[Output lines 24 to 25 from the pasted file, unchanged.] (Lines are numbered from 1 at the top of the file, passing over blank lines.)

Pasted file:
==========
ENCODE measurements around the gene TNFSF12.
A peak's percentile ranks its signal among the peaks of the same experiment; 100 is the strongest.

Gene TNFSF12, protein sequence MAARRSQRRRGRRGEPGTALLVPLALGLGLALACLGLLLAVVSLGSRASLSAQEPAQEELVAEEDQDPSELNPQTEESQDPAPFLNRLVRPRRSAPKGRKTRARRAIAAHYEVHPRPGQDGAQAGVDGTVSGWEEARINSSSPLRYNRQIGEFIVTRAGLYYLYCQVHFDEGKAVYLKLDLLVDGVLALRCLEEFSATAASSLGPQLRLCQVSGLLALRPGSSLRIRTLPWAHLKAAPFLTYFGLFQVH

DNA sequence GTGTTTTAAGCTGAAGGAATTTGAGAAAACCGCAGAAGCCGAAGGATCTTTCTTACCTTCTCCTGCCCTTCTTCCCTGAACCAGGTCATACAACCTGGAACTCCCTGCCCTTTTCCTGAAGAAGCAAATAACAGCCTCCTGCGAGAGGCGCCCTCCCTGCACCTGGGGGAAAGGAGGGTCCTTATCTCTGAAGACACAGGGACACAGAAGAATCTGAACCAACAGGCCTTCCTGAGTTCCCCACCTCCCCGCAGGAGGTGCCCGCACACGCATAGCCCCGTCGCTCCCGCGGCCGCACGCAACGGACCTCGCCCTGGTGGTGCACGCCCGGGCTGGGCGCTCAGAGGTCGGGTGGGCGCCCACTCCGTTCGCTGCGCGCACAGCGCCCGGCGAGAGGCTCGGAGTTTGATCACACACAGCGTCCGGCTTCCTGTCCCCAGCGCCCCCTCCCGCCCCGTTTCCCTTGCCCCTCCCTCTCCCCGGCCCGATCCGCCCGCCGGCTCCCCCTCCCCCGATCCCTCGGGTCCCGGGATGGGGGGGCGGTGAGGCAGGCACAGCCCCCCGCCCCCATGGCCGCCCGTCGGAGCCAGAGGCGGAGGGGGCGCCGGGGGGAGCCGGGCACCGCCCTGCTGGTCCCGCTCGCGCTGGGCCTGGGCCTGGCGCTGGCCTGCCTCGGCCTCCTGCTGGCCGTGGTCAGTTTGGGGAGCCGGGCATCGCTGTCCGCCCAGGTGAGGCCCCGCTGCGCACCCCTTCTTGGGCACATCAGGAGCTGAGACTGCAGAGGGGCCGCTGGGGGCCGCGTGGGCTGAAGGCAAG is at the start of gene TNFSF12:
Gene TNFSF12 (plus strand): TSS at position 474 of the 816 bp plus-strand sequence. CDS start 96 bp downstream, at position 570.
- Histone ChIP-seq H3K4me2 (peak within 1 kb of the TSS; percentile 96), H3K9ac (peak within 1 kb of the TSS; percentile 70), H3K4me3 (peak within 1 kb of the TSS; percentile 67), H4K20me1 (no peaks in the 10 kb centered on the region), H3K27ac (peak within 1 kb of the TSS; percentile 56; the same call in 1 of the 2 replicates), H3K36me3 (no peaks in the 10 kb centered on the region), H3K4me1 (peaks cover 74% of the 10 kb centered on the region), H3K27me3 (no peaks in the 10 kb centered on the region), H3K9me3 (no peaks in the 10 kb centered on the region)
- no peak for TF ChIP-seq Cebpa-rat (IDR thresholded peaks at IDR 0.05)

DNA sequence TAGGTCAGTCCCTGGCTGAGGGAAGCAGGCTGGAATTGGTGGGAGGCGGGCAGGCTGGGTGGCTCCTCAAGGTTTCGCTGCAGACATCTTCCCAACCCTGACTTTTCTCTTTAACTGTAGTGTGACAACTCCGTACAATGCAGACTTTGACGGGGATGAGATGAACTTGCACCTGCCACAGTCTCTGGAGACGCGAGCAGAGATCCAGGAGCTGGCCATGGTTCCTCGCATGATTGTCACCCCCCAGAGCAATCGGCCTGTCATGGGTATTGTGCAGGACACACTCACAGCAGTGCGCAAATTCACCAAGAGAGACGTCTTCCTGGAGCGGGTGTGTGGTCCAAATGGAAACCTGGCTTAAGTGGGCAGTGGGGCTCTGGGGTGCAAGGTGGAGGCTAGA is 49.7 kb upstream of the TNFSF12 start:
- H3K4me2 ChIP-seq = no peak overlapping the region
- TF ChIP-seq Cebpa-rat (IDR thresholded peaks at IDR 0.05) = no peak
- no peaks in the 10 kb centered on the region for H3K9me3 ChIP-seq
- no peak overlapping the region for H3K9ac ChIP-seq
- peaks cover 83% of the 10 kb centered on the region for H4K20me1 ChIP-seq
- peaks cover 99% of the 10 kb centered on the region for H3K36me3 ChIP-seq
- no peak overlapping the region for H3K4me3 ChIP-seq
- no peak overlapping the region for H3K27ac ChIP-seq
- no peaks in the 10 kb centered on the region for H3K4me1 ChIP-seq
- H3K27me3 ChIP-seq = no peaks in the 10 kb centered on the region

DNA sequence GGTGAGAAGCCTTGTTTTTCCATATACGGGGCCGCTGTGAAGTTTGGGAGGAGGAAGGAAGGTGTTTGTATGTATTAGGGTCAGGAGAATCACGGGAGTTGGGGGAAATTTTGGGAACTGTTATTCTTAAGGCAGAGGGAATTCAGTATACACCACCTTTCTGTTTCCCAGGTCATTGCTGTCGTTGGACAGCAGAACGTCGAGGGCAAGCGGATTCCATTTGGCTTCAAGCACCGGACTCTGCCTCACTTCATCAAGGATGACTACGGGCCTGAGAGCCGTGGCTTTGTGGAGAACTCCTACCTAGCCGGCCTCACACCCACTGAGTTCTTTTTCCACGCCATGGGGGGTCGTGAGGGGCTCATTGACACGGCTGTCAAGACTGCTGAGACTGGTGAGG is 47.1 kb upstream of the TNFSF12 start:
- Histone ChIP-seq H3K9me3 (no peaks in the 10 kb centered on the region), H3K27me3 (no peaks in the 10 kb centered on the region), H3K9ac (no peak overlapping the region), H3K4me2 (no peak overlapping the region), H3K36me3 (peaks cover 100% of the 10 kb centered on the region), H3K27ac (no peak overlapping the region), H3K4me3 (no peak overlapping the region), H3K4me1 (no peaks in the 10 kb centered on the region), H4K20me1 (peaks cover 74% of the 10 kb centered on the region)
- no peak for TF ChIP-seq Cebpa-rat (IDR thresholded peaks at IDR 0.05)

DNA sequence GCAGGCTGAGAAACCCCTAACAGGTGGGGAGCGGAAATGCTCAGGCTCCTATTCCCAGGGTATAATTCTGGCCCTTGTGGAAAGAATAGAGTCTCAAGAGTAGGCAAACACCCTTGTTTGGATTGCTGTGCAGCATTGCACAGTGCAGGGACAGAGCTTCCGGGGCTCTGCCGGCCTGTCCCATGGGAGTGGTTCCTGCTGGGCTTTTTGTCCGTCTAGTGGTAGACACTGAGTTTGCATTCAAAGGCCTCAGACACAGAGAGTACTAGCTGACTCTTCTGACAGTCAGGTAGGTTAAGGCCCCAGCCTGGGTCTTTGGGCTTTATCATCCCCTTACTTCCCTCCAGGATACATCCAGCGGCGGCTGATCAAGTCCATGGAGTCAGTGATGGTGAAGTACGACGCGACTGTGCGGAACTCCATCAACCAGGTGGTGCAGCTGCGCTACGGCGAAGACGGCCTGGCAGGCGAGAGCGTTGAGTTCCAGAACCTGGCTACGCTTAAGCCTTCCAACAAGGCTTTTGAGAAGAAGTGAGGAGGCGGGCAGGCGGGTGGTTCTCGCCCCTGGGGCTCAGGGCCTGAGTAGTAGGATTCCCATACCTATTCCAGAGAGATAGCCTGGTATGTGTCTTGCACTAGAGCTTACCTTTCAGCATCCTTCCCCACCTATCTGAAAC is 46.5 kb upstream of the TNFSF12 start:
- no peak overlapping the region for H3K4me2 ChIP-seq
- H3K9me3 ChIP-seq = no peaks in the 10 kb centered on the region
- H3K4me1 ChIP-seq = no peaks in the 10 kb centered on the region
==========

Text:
- H3K9me3 ChIP-seq = no peaks in the 10 kb centered on the region
- H3K4me1 ChIP-seq = no peaks in the 10 kb centered on the region